A fall in Japan's jobless rate pointed at recovery in the world's number two economy Friday, but the government fretted that the surging yen could again derail the export-reliant economy.
Finance Minister Hirohisa Fujii did not signal imminent plans to intervene in currency markets but stressed that Tokyo was watching closely and could take steps for the first time in five years if the situation worsens.
Fujii was speaking as the dollar traded around 85 yen, its lowest level since the mid-1990s, raising fears that Japanese exporters such as Toyota, Honda and Sony will lose competitiveness in overseas markets.
Using more strident language than usual, the minister said the yen's rapid rise was "harmful", a day after Prime Minister Yukio Hatoyama said the government must take measures to avoid a double-dip recession.
"If this kind of situation is sustained, I think that it would be something abnormal ... it would be possible for us to take" steps under such conditions, Fujii said, according to Dow Jones Newswires.
"We should take appropriate action against disorderly movements in order to stabilise international financial markets," Fujii said, adding however that he needed time to "look at the situation a bit more".
Japanese shares fell 1.81 percent in the morning as traders worried the strong yen would hurt Japanese exporters.
Commenting on the Japanese currency's rise against the dollar, Fujio Mitarai, the head of main business lobby Keidanren, warned that amid the gradual recovery "this could throw cold water on the economy".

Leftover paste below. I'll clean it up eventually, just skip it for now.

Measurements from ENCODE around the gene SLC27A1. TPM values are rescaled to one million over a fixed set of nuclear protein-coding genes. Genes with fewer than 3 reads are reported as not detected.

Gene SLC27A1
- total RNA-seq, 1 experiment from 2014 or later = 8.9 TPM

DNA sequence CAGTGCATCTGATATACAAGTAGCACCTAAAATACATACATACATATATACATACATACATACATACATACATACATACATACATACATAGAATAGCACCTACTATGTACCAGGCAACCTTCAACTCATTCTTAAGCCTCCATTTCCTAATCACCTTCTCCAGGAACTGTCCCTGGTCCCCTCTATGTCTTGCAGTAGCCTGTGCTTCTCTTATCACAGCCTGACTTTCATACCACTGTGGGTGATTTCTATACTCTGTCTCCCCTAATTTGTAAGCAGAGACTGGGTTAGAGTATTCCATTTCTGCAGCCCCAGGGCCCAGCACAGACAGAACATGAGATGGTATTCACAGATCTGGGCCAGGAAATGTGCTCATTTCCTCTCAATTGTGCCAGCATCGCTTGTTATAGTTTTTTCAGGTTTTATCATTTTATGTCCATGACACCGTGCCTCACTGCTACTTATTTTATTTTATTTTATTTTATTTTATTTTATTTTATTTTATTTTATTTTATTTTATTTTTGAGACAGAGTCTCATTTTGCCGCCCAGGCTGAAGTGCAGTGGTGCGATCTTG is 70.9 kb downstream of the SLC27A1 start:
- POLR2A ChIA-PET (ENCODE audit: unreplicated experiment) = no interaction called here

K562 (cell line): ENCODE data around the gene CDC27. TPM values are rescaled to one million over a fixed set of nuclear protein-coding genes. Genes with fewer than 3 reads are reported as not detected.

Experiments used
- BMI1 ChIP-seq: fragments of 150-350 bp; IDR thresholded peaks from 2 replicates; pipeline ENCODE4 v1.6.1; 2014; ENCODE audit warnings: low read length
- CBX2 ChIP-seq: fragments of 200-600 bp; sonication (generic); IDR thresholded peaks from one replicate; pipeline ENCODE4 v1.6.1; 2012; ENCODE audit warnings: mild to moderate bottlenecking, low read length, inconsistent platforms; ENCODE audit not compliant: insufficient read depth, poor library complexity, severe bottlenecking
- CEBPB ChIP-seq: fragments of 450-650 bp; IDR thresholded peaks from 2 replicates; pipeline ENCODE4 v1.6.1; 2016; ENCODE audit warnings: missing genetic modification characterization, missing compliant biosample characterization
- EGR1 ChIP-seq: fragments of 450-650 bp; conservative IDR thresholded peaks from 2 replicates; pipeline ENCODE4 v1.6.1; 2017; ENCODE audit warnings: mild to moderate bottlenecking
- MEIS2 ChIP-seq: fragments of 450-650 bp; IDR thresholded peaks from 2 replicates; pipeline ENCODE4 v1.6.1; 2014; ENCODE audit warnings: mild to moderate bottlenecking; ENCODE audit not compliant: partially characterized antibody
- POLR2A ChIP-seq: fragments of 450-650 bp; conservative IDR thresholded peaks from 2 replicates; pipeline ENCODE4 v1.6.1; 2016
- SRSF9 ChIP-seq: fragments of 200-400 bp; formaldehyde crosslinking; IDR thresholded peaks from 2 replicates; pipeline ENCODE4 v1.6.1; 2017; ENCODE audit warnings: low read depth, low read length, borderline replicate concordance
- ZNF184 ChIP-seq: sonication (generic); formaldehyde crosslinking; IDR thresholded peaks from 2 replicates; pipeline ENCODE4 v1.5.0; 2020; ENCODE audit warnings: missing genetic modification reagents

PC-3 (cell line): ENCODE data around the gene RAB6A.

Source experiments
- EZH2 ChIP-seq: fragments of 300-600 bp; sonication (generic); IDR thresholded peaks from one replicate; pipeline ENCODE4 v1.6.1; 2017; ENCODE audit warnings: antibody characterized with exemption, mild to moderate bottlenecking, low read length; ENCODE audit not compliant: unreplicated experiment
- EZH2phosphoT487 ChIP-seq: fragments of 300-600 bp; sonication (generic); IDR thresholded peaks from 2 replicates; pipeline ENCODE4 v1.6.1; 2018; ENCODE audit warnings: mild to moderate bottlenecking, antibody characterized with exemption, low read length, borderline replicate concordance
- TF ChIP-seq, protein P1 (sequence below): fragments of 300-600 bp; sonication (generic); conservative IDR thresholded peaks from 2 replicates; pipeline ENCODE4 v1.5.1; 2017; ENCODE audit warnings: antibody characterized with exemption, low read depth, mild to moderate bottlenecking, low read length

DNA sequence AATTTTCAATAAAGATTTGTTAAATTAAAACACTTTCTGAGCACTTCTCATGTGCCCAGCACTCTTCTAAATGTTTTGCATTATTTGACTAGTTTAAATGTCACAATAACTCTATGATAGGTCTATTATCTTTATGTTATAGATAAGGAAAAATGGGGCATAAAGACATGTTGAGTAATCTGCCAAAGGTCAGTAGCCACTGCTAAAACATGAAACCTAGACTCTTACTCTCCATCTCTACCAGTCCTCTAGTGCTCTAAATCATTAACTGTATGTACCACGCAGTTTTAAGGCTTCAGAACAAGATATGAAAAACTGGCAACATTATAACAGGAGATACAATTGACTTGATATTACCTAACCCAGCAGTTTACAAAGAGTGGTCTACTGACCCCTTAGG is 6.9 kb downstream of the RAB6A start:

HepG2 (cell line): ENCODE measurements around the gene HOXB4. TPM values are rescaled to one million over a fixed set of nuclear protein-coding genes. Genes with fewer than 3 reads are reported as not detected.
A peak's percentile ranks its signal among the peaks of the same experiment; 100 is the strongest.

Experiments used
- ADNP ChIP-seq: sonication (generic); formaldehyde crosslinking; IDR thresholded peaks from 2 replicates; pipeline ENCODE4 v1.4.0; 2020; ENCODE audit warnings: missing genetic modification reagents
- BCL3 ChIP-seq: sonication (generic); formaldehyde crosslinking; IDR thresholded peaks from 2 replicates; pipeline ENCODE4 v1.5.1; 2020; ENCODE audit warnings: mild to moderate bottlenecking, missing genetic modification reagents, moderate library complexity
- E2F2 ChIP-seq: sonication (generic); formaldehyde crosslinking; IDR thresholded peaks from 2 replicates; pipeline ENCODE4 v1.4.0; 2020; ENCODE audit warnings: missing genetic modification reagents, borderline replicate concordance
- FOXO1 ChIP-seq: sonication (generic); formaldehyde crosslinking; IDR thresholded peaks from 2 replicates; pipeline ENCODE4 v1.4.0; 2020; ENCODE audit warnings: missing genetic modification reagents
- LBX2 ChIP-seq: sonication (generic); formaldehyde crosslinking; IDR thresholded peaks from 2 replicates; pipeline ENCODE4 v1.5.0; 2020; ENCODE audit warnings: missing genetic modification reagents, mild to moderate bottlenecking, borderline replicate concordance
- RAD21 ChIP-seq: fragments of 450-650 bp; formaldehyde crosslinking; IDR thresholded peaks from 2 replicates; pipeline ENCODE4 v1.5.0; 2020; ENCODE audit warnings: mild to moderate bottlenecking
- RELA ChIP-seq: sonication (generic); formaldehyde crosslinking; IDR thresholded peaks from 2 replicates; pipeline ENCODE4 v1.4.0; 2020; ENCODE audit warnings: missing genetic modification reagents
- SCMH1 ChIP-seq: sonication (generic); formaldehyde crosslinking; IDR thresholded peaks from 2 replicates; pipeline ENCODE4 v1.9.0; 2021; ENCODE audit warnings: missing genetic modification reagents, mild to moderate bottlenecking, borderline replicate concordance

Japan, Asia's biggest economy, sank into its worst post-war recession in the second quarter of 2008 as the global downturn devastated demand for its cars, electronics and other exports.
It gradually recovered this year, boosted by rebounding exports and stimulus measures, expanding in the July-September quarter by 4.8 percent on an annualised basis, the best growth in more than two years.
New jobs data Friday showed that the unemployment rate fell to 5.1 percent in October from 5.3 percent in September, improving for a third consecutive month and beating market expectations of a 5.4 percent rate.
Another survey, by the labour ministry, showed there were 44 job offers for every 100 jobseekers in October, slightly up from 43 in the previous month. Related article: Japan's jobless rate falls to 5.1pct
In other data suggesting a gradual rebound, average monthly household spending rose by a price-adjusted 1.6 percent in October from a year earlier, well above a rise of 0.6 percent the market had expected.
Renewed deflation, however, is still seen as a threat to the recovery, because falling prices hurt corporate earnings and dampen consumption as people delay spending in hopes of further price drops.
Shoppers pass through Tokyo's Ginza district.
Japan's core consumer prices fell 2.2 percent in October from a year earlier, marking the eighth straight month of drops, government data showed.
The drop in core prices, which exclude volatile fresh food, was slightly less than September's 2.3 percent drop and in line with market expectations.
"Deflationary pressure remains," even if the speed of price drops has slowed, said Hiroshi Watanabe, an economist at Daiwa Institute of Research.
"The economy has picked up since February thanks to an upturn in exports and production. The effect is now belatedly felt on prices and employment."
But hhe warned: "If the yen rises further, it would dampen exports, which are the main driving force of the Japanese economy. It would weigh down the Japanese economy as its recovery is feeble."